Apparently, in Austria, publicly denying reality in the face of overwhelming evidence is a criminal offense. As has been widely reported, British historian David Irving was recently sentenced in a Viennese courtroom to three years in prison for having refuted the occurrence of the Holocaust. Regardless of how one feels about Irving or the crime, such as it is, for which he has been punished, the whole matter sets an interesting precedent. Were it similarly illegal in this country to deny the existence of a major global calamity, then President Bush would be under indictment for denying the reality of global warming. (Given the Presidentâ€™s many offenses during his tenure in the White House, not the least of which is misleading the country into war, charging him with a crime for failing to give credence to global warming is admittedly akin to charging Al Capone with tax evasion. But, hey, whatever gets the job done.) As anyone who has even mildly been paying attention the last 5 years knows, Mr. Bush is about as much a devotee of science as Mr. Irving is of the Torah. In an article published in the Miami Herald last year, entitled â€œUnder President Bush, Science Takes Back Seat,â€? Fred Grimm reflected on the Bush administrationâ€™s troubling aversion to science:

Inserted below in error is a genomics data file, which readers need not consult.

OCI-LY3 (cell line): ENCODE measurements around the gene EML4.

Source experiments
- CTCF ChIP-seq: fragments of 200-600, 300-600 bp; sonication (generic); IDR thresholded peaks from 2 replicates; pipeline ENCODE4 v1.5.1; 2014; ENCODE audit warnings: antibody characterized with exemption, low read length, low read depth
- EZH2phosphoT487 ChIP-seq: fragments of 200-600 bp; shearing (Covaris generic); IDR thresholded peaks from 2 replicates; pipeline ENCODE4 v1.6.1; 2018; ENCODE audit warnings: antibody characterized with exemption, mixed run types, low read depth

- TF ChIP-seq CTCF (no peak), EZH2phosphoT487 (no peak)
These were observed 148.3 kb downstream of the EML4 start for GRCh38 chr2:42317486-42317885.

Good science hasn’t exactly been a presidential priority. Federal research budgets have been cut. Scientific findings at odds with political ideology have been altered or killed by political hacks. Politicos have overruled scientists at the National Institutes of Health, the Food and Drug Administration, the Centers for Disease Control and Prevention, the Environmental Protection Agency and the National Marine Fisheries.
Some 6,000 American scientists, including 48 Nobel laureates, 62 National Medal of Science recipients, and 135 members of the National Academy of Sciences, have signed a petition complaining about the Bush administration’s dismissive view of science. The administration’s political appointees have denied findings by the government’s own scientists on industrial mercury pollution, arsenic levels in drinking water, emergency birth control, AIDS prevention, endangered species, abstinence-only education and, most famously, global warming.
It is also worth noting that the President appears to seriously question the theory of evolution, given his suggestion last year that intelligent design be given equal footing in Americaâ€™s science classrooms. (I half expect him to deny the laws of gravity next.) On the surface, Mr. Bushâ€™s views, like those of Mr. Irving, appear laughable and ludicrous. But, unlike the Nazi apologistâ€™s, the Presidentâ€™s views are truly dangerous, for they shape public policyâ€”one that ignores, distorts, or suppresses the scientific facts to the detriment of us all. And that, in my mind, is criminal.